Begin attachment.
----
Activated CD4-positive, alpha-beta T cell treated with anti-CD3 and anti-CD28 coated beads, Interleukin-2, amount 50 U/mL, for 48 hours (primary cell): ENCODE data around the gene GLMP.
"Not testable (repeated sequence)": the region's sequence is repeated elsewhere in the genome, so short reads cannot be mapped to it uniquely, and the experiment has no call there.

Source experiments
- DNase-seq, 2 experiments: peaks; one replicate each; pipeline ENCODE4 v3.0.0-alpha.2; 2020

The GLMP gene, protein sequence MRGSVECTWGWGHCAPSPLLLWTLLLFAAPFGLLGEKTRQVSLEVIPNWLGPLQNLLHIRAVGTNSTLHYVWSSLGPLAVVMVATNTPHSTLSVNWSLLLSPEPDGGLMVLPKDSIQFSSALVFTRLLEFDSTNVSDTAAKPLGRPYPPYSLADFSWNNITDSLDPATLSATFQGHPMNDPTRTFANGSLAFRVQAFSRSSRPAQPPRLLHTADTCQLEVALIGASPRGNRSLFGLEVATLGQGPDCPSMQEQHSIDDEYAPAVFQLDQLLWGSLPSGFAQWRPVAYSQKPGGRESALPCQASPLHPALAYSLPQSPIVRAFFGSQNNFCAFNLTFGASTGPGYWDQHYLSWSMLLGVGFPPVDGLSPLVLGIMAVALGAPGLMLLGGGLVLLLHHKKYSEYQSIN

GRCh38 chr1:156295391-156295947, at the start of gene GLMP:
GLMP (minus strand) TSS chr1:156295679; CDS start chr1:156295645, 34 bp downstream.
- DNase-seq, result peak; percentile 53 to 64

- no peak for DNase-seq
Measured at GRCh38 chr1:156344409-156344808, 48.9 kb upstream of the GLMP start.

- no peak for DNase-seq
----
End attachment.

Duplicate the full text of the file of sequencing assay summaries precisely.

Activated CD4-positive, alpha-beta T cell treated with anti-CD3 and anti-CD28 coated beads, Interleukin-2, amount 50 U/mL, for 48 hours (primary cell): ENCODE data around the gene GLMP.
"Not testable (repeated sequence)": the region's sequence is repeated elsewhere in the genome, so short reads cannot be mapped to it uniquely, and the experiment has no call there.

Source experiments
- DNase-seq, 2 experiments: peaks; one replicate each; pipeline ENCODE4 v3.0.0-alpha.2; 2020

The GLMP gene, protein sequence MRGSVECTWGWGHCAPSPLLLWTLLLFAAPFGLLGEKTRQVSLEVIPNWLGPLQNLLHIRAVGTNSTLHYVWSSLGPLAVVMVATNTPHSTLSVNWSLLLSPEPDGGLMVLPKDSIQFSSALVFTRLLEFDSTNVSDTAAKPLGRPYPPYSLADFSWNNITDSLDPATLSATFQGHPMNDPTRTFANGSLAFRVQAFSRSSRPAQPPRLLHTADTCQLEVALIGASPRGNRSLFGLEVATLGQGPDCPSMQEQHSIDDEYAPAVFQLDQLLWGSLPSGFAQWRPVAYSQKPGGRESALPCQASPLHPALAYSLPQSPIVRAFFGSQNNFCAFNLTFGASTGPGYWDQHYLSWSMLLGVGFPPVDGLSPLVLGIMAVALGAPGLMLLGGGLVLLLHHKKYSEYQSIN

GRCh38 chr1:156295391-156295947, at the start of gene GLMP:
GLMP (minus strand) TSS chr1:156295679; CDS start chr1:156295645, 34 bp downstream.
- DNase-seq, result peak; percentile 53 to 64

- no peak for DNase-seq
Measured at GRCh38 chr1:156344409-156344808, 48.9 kb upstream of the GLMP start.

- no peak for DNase-seq